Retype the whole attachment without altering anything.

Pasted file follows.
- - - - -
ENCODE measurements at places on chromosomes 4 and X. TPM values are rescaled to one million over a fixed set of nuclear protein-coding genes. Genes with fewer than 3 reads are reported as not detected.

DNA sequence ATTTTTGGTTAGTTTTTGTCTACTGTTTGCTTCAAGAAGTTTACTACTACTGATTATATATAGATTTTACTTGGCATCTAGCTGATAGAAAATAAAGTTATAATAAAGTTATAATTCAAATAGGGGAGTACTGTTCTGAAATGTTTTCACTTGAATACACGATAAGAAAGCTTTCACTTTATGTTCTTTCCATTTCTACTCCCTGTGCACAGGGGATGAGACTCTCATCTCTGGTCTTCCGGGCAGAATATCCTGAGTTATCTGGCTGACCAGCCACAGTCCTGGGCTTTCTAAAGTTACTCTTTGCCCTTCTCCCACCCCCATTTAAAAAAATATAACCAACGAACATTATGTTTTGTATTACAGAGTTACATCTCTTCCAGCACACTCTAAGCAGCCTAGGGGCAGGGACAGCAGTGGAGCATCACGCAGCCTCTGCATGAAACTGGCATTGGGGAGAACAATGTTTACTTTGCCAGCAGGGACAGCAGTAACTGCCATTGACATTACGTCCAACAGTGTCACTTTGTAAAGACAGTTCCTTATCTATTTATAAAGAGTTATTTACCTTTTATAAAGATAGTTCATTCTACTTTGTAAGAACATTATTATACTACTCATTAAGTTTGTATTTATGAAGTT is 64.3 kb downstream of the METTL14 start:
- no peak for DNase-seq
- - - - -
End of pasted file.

ENCODE measurements at places on chromosomes 4 and X. TPM values are rescaled to one million over a fixed set of nuclear protein-coding genes. Genes with fewer than 3 reads are reported as not detected.

DNA sequence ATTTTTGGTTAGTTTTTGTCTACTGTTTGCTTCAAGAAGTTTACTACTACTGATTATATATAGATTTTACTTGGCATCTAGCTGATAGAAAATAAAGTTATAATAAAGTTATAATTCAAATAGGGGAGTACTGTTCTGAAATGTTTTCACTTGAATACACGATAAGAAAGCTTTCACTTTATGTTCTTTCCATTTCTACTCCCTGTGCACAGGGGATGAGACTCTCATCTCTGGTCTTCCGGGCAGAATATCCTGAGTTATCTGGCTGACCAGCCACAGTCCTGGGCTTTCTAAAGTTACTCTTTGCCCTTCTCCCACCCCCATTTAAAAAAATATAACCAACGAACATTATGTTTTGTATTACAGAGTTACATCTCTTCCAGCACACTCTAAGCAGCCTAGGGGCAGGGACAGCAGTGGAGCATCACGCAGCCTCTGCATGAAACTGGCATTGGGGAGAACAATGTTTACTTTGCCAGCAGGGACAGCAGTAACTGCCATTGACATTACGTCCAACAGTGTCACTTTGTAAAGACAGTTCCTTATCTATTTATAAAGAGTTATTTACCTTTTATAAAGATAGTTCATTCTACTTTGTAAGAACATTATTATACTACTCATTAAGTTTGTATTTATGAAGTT is 64.3 kb downstream of the METTL14 start:
- no peak for DNase-seq